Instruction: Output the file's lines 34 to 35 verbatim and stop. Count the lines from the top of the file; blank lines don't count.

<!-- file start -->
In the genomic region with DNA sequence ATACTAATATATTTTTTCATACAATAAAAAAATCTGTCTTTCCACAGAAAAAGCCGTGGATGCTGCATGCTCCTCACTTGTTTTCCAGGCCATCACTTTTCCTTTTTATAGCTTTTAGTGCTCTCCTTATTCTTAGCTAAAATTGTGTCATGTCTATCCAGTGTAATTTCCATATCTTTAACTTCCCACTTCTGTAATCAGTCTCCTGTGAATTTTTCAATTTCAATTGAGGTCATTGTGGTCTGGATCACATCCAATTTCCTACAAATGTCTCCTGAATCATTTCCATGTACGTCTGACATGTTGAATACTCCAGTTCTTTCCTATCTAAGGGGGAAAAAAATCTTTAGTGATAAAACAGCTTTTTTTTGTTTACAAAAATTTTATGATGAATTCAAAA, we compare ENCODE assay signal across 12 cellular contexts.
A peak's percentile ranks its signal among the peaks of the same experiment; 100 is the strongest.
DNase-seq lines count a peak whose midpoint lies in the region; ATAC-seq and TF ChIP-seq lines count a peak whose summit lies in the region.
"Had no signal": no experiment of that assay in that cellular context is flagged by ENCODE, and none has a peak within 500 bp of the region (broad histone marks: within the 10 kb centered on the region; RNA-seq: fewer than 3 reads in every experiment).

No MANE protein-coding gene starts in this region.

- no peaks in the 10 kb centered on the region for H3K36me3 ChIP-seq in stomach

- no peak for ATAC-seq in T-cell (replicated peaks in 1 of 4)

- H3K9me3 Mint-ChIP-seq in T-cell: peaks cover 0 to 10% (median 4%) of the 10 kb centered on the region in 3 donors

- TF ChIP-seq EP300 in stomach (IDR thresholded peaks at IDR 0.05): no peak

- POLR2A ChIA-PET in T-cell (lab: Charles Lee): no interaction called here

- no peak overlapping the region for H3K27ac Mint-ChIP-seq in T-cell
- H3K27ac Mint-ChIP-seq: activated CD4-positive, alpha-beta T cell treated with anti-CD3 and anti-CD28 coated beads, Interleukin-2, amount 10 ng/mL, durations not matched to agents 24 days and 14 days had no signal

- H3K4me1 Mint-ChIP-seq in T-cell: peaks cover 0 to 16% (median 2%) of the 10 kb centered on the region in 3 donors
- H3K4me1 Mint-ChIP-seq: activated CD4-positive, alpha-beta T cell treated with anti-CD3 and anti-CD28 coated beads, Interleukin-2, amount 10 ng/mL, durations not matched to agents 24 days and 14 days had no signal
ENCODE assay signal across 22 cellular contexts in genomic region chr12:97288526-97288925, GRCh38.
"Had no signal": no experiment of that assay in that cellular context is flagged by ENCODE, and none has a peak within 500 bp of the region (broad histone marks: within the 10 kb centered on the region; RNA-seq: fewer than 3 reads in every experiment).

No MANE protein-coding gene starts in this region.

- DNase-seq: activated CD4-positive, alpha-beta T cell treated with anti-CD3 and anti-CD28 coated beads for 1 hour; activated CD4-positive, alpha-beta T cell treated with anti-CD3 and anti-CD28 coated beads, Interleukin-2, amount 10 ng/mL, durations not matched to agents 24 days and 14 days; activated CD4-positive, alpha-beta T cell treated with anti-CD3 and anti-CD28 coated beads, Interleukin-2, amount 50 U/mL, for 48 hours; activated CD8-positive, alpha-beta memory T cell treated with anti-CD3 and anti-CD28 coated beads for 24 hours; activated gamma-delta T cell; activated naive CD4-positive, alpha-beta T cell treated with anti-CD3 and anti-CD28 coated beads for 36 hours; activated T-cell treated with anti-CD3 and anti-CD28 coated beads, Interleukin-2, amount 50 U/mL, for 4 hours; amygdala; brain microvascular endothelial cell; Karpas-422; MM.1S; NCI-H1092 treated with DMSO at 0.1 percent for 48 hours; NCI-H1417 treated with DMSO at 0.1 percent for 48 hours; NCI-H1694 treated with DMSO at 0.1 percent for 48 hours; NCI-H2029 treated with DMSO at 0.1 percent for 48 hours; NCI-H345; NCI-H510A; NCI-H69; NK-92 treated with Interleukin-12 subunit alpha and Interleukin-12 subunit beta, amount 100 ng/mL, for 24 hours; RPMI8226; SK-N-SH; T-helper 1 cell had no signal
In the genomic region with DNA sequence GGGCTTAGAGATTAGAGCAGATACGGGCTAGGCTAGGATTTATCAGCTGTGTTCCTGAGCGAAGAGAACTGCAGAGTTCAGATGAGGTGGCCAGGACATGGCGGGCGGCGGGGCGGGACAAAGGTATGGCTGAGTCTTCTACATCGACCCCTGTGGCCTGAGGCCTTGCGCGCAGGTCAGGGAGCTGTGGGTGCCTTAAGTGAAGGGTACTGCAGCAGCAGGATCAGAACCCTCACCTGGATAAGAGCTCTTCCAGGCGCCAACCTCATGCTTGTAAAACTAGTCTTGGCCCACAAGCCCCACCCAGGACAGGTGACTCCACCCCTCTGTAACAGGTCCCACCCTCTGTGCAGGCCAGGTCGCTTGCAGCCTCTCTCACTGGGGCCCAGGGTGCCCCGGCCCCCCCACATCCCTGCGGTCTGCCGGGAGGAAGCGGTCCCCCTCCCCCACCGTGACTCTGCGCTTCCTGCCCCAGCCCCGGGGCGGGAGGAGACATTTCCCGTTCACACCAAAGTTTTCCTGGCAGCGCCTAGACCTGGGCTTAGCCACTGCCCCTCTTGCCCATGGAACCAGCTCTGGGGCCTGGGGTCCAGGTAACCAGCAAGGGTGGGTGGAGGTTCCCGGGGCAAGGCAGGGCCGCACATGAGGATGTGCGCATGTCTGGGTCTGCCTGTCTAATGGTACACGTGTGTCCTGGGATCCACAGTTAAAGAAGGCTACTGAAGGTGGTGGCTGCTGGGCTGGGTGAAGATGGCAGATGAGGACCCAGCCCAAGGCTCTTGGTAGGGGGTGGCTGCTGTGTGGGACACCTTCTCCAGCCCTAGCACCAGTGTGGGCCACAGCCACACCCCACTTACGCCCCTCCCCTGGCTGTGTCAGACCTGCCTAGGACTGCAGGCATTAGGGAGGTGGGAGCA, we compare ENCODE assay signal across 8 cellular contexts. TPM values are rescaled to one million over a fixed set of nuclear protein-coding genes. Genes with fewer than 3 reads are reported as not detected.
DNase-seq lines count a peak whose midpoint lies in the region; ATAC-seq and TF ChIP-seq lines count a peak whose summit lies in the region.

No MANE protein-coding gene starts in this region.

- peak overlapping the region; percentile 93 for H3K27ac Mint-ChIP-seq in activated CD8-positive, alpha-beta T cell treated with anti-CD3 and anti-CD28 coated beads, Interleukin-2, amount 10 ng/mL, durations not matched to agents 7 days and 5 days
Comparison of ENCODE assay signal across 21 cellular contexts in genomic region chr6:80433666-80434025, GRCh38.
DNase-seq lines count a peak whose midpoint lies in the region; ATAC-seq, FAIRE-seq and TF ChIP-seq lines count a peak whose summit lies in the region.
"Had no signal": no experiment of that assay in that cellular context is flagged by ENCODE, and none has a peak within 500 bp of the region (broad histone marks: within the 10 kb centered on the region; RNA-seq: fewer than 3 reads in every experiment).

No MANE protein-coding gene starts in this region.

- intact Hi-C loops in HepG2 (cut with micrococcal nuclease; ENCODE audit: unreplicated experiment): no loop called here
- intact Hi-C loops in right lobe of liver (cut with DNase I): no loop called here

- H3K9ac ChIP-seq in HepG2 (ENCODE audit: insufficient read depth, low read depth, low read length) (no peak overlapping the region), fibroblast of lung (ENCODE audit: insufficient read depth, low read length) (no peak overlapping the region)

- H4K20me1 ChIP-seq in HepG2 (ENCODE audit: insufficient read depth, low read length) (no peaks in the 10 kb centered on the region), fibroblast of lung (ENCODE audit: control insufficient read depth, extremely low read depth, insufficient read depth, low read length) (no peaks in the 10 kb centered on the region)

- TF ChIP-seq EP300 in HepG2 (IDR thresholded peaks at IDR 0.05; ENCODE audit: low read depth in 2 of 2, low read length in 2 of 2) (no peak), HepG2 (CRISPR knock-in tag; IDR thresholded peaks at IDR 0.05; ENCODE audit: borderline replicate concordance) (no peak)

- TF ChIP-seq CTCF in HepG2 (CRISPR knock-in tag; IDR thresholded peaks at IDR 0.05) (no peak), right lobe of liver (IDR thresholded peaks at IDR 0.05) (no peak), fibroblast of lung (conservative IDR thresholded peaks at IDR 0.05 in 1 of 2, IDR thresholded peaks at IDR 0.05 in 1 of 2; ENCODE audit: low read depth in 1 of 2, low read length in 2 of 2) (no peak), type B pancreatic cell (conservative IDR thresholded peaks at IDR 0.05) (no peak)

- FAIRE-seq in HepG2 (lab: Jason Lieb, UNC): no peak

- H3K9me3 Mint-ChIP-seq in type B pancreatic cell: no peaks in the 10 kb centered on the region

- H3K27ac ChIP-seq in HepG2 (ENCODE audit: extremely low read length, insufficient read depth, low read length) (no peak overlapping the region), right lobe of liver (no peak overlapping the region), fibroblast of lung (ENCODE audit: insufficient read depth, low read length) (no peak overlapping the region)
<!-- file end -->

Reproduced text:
- H3K9me3 Mint-ChIP-seq in type B pancreatic cell: no peaks in the 10 kb centered on the region

- H3K27ac ChIP-seq in HepG2 (ENCODE audit: extremely low read length, insufficient read depth, low read length) (no peak overlapping the region), right lobe of liver (no peak overlapping the region), fibroblast of lung (ENCODE audit: insufficient read depth, low read length) (no peak overlapping the region)